As you can see the cover not only covers the spur and pinion, but also the diff outdrives and the various mounting holes for the right suspension arm. That would mean a lot of different holes to be cut out, including a large one for the big black ring around the diff outdrives. I decided to try something different:






It doesn't give a 100% seal this way, but I doubt it would have, had the cuts been made differently. Anyway, back to the chassis, here it has the rear suspension arms installed again:




Then it was time to install the front suspension arms again. Especially the second picture will be interesting, as it shows the "kickback-system", that allows each of the front arms to swing back upon a hard impact. The third picture shows the two strong rubber bands installed, that hold both suspension arms tightly against the gearbox, so these can only swing back in a crash, but not during normal running. A very clever system, though it takes some getting used to.








That's it for today...
Last edited by SoloProFan; Jul 15, 2015 at 03:51 PM.
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Feb 01, 2015, 06:42 PM
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(reserved for updates)
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Feb 01, 2015, 06:46 PM
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(also reserved for updates)


Shelf Queen version



To keep the build logs more apart, I will post the updates about the shelf queen car in this posting, and the first 2 postings will deal with the runner, rebuilding and running that.


Update 12 july 2015:

First I was going to get the other car, with the saddle pack chassis, rebuilt as shelf queen. However, this car was missing quite a few things, plus I wanted it to look close to a stock CAT XLS, which used a stickpack chassis. Rebuilding 2 cars, with 1 1/2 car and some loose parts, turned out to be near impossible, so another car had to be found. This wasn't easy, as there aren't the many XLS being for sale, but eventually found this one:








Pretty much complete, even can with the front stabilizer installed:




Except for the long vertical screws, the rear end also looks very much stock:




The undertray has some cracks, but overall looks pretty good for it's age:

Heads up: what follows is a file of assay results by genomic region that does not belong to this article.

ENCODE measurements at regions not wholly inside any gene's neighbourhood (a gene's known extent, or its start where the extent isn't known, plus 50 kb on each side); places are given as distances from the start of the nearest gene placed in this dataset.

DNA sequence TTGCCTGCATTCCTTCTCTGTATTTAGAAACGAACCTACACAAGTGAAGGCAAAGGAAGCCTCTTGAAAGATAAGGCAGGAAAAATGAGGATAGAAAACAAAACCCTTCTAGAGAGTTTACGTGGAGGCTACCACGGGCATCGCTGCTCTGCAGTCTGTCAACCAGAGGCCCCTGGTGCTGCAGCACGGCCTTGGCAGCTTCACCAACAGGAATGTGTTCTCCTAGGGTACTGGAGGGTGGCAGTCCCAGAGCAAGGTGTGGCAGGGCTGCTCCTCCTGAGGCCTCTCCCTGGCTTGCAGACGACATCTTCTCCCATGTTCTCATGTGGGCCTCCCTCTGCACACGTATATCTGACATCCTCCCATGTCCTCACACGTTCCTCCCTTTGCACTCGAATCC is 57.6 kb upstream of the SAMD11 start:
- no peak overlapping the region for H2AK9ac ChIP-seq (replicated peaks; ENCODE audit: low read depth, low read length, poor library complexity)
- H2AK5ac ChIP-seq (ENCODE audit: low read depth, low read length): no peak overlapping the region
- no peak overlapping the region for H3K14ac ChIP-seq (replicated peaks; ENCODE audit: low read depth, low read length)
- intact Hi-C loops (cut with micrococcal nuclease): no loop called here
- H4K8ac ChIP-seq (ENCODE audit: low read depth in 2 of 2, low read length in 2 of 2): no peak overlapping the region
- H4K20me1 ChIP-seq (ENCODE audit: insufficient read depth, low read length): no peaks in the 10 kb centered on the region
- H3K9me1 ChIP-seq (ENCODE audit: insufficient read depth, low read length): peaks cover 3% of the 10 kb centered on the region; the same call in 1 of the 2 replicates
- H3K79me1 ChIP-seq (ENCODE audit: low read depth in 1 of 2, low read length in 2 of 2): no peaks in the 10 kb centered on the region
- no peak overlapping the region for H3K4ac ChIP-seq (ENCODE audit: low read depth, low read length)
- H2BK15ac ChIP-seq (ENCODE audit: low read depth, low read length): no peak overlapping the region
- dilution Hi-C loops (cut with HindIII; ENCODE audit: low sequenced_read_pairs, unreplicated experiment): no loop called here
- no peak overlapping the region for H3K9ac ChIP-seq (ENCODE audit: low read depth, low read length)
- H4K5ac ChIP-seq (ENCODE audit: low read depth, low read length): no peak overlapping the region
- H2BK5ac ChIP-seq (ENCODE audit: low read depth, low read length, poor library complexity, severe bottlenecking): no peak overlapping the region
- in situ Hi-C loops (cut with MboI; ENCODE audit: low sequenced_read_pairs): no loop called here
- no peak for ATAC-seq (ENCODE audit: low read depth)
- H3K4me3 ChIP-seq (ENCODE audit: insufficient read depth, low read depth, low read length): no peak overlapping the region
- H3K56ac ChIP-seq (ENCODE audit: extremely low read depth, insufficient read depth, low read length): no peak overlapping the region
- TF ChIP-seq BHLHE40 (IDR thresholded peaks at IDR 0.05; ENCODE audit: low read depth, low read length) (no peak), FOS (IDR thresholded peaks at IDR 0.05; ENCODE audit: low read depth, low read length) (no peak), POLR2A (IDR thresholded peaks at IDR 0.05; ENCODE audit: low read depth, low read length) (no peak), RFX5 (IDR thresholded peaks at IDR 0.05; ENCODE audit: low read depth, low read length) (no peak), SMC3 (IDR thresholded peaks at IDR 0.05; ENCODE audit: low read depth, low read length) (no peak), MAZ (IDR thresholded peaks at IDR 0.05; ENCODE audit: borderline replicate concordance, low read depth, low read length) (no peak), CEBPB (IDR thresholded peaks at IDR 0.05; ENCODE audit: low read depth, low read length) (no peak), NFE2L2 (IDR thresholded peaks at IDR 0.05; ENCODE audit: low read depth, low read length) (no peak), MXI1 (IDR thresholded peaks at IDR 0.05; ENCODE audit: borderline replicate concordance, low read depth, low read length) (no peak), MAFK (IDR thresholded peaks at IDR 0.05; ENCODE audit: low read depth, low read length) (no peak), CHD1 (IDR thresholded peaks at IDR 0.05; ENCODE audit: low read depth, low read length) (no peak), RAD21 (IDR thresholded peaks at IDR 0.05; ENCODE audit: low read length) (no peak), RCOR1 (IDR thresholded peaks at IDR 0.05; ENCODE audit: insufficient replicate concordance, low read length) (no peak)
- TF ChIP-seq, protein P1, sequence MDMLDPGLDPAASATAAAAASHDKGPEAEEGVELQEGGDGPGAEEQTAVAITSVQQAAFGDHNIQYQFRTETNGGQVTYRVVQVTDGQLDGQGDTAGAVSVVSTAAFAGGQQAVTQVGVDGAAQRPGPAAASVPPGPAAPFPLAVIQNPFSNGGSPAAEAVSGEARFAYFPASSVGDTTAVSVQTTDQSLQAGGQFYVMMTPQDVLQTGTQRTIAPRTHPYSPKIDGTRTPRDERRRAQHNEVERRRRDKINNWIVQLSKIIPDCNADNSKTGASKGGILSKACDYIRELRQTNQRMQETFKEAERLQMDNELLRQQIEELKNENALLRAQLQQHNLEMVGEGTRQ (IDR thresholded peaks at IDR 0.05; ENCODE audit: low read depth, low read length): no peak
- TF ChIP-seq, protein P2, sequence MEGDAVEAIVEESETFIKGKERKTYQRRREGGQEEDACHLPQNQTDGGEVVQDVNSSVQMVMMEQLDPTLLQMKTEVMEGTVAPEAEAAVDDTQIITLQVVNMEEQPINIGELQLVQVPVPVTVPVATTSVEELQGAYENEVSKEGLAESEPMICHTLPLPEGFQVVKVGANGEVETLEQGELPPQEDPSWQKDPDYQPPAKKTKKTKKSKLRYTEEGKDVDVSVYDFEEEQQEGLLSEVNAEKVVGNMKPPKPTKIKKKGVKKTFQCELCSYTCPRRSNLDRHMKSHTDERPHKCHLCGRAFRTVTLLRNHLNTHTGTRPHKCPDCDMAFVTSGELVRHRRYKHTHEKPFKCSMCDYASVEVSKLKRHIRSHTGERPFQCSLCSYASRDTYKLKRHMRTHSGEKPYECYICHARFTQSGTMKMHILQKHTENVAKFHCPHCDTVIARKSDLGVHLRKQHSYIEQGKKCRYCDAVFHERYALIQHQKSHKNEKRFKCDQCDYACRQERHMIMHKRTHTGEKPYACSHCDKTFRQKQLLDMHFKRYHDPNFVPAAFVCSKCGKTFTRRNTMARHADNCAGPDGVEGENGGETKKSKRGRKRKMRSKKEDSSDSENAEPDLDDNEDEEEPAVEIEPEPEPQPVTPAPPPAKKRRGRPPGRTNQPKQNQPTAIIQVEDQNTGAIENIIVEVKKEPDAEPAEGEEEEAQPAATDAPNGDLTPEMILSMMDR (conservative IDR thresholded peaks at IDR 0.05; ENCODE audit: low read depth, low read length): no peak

The belt cover might seem like a seperate part, as it's clear, and the rest of the undertray isn't, but in fact, the cover is part of the undertray. You can see the little rough edges where the masking take was:




Update 13 july 2015:

As you can see, the car was in need of some cleaning...




First I started with the shocks, with some good results:






Next the front and rear suspension was partially taken apart, to be able to clean the dirt:






Here you can see the right side cleaned, and the excess part of the bolt, that holds the rear toe-in link, cut down so it doesn't stick out so much. The left side still needs to be done.




The wing that came with this car was far from original, so I had already ordered a couple of repro wings and a repor body, a while back. Here's the first wing cut to shape, along with a first attempt to make a new wing mount wire:








Then the new wing was painted black, and loosely placed upon the wing mount, to see how this would look:












The wing may look a bit out of place, without decals, but that will be fixed in the near future. Btw, the wing mount used here is another one than on the picture, as I want this car to look close to the car Masami ran, and he has the wing mounted lower than stock.

The new repro body was also cut out, as well as a second wing. Maybe I'll paint the second wing white, to see how that looks with the old body shell. Anyway, I took a few shots of the repro body mounted on the car, with the second, stil unpainted, wing. Those "see-through" shots have something special, I think:




More to follow soon...


Update 14 july 2015: